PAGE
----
Tuesday, April 03, 2007

Canadian Trying To Save Inuit People From Effects Of Global Warming

Sheila Watt-Cloutier, a Canadian activist living in the Arctic north, is among 181 nominees for this year's Nobel Prize. She has spent the last 12 years fighting to protect Inuit people and the region threatened by global warming and climate change.

"It's been a long haul and a daunting task to get the message out," she said. "When you're 155,000 people at the top of the world, there aren't very many people who even know who you are or what you're facing."

Watt-Cloutier, born in Kuujjuaq up in northern Quebec Arctic, attended schools in Nova Scotia and Manitoba before graduating from McGill University in Montreal. Then she worked in public health and education as well as being an interpreter since she was fluent in English, French and the Inuit language of Inuktitut. She became president of Canada's branch of the Inuit Circumpolar Conference in 1995. After this post, she started her efforts against global warming.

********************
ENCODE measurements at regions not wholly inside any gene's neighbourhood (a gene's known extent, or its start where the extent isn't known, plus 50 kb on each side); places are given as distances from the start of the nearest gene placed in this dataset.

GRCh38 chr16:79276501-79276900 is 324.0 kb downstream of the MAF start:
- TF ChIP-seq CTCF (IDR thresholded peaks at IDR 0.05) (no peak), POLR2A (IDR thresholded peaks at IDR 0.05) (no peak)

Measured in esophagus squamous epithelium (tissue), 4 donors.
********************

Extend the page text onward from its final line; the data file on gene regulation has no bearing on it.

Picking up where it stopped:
"The sea-ice season is a lot shorter than it used to be. And as a result we have less time to hunt on the ice ...," she said. "What you see on the surface is no longer what it is underneath. The Arctic sink is warming from under, and the ice is changing from under as well. So the rules have all changed and so has the wisdom we pass on to our young people. Many of our elders are being stumped by it, because it is so unpredictable."

For more articles on the Arctic north, see Inuit Culture. Also see Inuit Art.

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